Are We Looking Far Enough Upstream?

(I originally posted this on LinkedIn last week, but wanted to share it here because I feel its relevance is applicable with a broader application.)

Are We Looking Far Enough Upstream?

There is a great quote by Nobel Peace Prize recipient Archbishop Desmond Tutu that says, “There comes a point where we need to stop just pulling people out of the river. We need to go upstream and find out why they’re falling in.”

I see this shared now and then on social media relating to substance abuse, and it is absolutely applicable. The treatment field is continuing to scramble to meet demand, while also being hampered by in-fighting over what dollars are available to cover operational costs, especially since insurance carriers are continuing their assault on coverage and reimbursements However, I feel that even the most well-intended may fall short of going far enough up the stream.

It’s easy to associate this analogy with the rise in opioid-related fatalities, but many of the upstream solutions focus on prescribing habits and pharmaceutical industry corruption. To be clear, those do need to be dealt with as well, but we must go even further, as even when the supply of these drugs are limited there are other substances du jour that have to be tackled, which is a never-ending cycle in itself.

Prevention is a logical place to start, but how or what to prevent is the question. A lot of prevention is centered around the dryness of what drugs do to someone who takes them, and it simply misses the boat on social and behavioral realities of not just youth, but people of all ages. It also doesn’t give them solutions for handling life.

Substance use disorders often develop because the individual is seeking to find relief or solve a problem. Whether they are considered “self-medicating” or not is sometimes irrelevant, as many of the difficulties in life are still just symptoms of something else, as we have seen when people move in and out of various diagnoses throughout their lifetimes.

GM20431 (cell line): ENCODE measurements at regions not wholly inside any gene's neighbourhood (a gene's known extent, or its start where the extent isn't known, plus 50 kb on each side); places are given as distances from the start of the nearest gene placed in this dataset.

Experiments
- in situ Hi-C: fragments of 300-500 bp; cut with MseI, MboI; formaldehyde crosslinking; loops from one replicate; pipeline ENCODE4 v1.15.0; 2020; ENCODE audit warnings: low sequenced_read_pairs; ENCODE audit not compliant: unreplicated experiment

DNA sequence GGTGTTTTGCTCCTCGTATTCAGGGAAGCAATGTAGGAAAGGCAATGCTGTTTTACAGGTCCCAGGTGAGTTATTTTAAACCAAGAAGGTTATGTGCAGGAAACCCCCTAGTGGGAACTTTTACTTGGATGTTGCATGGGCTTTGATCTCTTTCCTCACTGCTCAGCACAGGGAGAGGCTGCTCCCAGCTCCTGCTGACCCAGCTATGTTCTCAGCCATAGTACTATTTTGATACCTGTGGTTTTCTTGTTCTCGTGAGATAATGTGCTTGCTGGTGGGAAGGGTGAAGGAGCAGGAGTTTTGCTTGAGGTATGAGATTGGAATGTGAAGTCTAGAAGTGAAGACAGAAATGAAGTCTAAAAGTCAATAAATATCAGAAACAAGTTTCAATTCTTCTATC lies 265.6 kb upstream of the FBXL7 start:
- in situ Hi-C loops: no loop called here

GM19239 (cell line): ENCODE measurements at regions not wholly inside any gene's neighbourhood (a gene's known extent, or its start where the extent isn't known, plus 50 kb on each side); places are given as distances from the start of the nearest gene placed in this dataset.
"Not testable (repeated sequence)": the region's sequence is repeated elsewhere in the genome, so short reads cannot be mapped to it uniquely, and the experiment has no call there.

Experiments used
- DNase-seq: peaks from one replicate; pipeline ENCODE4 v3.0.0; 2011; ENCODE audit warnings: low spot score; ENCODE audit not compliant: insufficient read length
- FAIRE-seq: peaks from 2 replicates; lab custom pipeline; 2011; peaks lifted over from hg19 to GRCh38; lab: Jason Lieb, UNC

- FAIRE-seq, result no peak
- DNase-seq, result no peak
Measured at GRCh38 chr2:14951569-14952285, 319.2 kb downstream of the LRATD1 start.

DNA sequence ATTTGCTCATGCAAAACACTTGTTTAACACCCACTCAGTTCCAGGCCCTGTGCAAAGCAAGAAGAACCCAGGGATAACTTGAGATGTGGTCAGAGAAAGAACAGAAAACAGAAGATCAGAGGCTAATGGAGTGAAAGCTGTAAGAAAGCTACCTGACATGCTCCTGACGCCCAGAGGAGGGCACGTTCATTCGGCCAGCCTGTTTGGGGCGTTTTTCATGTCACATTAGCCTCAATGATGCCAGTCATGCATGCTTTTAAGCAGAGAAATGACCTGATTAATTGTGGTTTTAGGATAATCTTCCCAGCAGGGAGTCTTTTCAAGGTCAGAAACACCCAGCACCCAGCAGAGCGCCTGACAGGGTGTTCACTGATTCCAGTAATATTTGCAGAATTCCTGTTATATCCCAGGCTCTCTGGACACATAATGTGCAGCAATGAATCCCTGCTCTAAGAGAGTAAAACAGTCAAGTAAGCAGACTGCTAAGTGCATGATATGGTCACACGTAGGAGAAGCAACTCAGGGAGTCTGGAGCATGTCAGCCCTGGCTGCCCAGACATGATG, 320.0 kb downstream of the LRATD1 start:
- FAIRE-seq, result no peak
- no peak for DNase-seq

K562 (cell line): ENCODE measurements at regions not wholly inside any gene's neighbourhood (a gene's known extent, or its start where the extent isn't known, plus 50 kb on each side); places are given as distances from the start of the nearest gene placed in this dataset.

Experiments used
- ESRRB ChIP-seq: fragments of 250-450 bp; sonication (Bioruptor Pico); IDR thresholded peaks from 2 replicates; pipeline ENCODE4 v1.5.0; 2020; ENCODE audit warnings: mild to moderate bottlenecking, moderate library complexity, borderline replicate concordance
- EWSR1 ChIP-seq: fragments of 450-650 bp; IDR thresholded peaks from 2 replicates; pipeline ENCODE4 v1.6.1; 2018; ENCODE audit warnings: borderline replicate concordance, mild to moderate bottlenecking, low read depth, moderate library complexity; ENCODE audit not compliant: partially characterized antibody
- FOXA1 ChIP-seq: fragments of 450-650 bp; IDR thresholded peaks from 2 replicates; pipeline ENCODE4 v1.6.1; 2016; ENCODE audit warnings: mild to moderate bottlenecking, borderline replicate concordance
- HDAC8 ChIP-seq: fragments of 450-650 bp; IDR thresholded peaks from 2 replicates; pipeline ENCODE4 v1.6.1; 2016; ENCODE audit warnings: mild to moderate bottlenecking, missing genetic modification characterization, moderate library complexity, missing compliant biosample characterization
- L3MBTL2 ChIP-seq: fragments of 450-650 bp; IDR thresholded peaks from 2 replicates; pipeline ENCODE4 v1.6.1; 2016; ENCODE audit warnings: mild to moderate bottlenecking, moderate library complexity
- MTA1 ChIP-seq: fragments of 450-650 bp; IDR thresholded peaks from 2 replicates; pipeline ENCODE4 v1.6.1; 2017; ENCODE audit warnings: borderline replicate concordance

We have to build resiliency into the educational and familial systems early on. This can come in many ways, and one great place to start is with the concept of thought detachment – that we are not our thinking, and that thoughts can come and go without having to act on them. This increase in awareness allows for people to realize that they don’t have be the effect of their thinking, and that the physical sensations and feelings associated with the thoughts can also pass, as the water in the stream does, or the clouds in the sky.

Another way to build resilience is to focus on connection. It has been said that community is a foundation for recovery, and it’s a wonderful observation. Community – belonging and connection with a shared purpose – is also a way to build resiliency. The United States is among the worst in substance abuse rates in the world, whereas countries with cultures that are more community-focused have a lower incidence.

The same way that building resiliency helps in treatment for those with substance use disorders deal with trauma and other difficulties in life, it can help younger people deal with traumatic events more effectively early on, thus avoiding the desire to seek out relief through the use of drugs and alcohol. These traumatic events can vary widely, as well as each individual’s response to them. What may be somewhat trivial to some people can be devastating to others, and resiliency can help with all of it.

There are, of course, may other ways to increase one’s resiliency, and a great resource for that is the book Resilient: How to Grow an Unshakable Core of Calm, Strength, and Happiness by Rick Hanson, Ph.D. and Forrest Hanson.

I would hypothesize that the implementation of teaching resiliency from toddlers through college and beyond would do more for reduction of and relief from substance abuse and related behavioral health disorders than any other single action. I implore you to take a deep dive into this topic and see for yourself.